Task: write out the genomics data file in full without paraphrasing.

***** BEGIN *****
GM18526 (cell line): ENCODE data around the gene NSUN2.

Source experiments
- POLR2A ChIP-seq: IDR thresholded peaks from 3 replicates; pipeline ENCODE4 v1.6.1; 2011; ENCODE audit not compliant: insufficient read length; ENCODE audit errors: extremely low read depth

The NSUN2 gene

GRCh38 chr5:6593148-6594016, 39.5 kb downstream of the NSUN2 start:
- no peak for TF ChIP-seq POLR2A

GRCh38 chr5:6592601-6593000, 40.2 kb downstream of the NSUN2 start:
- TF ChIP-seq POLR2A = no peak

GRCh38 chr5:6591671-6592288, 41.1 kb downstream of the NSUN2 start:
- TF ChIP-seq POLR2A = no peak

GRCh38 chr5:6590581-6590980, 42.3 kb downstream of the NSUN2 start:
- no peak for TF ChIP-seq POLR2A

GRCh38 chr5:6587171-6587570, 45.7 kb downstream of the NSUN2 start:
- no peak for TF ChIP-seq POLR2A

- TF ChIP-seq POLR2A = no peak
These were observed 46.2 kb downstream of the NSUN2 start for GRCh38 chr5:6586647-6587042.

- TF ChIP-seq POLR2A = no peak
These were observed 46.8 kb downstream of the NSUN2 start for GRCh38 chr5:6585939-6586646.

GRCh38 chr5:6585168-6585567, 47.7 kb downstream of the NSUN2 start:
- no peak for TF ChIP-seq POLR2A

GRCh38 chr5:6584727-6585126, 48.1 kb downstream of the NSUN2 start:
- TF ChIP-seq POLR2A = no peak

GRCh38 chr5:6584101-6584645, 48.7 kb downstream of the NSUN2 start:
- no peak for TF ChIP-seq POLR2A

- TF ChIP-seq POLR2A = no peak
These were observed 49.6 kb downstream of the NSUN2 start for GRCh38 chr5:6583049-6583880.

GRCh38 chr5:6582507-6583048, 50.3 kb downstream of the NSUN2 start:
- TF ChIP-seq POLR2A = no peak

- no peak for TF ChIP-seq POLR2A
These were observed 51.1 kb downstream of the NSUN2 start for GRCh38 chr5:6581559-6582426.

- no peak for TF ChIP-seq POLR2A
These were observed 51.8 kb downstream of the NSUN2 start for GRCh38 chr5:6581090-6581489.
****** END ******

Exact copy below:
GM18526 (cell line): ENCODE data around the gene NSUN2.

Source experiments
- POLR2A ChIP-seq: IDR thresholded peaks from 3 replicates; pipeline ENCODE4 v1.6.1; 2011; ENCODE audit not compliant: insufficient read length; ENCODE audit errors: extremely low read depth

The NSUN2 gene

GRCh38 chr5:6593148-6594016, 39.5 kb downstream of the NSUN2 start:
- no peak for TF ChIP-seq POLR2A

GRCh38 chr5:6592601-6593000, 40.2 kb downstream of the NSUN2 start:
- TF ChIP-seq POLR2A = no peak

GRCh38 chr5:6591671-6592288, 41.1 kb downstream of the NSUN2 start:
- TF ChIP-seq POLR2A = no peak

GRCh38 chr5:6590581-6590980, 42.3 kb downstream of the NSUN2 start:
- no peak for TF ChIP-seq POLR2A

GRCh38 chr5:6587171-6587570, 45.7 kb downstream of the NSUN2 start:
- no peak for TF ChIP-seq POLR2A

- TF ChIP-seq POLR2A = no peak
These were observed 46.2 kb downstream of the NSUN2 start for GRCh38 chr5:6586647-6587042.

- TF ChIP-seq POLR2A = no peak
These were observed 46.8 kb downstream of the NSUN2 start for GRCh38 chr5:6585939-6586646.

GRCh38 chr5:6585168-6585567, 47.7 kb downstream of the NSUN2 start:
- no peak for TF ChIP-seq POLR2A

GRCh38 chr5:6584727-6585126, 48.1 kb downstream of the NSUN2 start:
- TF ChIP-seq POLR2A = no peak

GRCh38 chr5:6584101-6584645, 48.7 kb downstream of the NSUN2 start:
- no peak for TF ChIP-seq POLR2A

- TF ChIP-seq POLR2A = no peak
These were observed 49.6 kb downstream of the NSUN2 start for GRCh38 chr5:6583049-6583880.

GRCh38 chr5:6582507-6583048, 50.3 kb downstream of the NSUN2 start:
- TF ChIP-seq POLR2A = no peak

- no peak for TF ChIP-seq POLR2A
These were observed 51.1 kb downstream of the NSUN2 start for GRCh38 chr5:6581559-6582426.

- no peak for TF ChIP-seq POLR2A
These were observed 51.8 kb downstream of the NSUN2 start for GRCh38 chr5:6581090-6581489.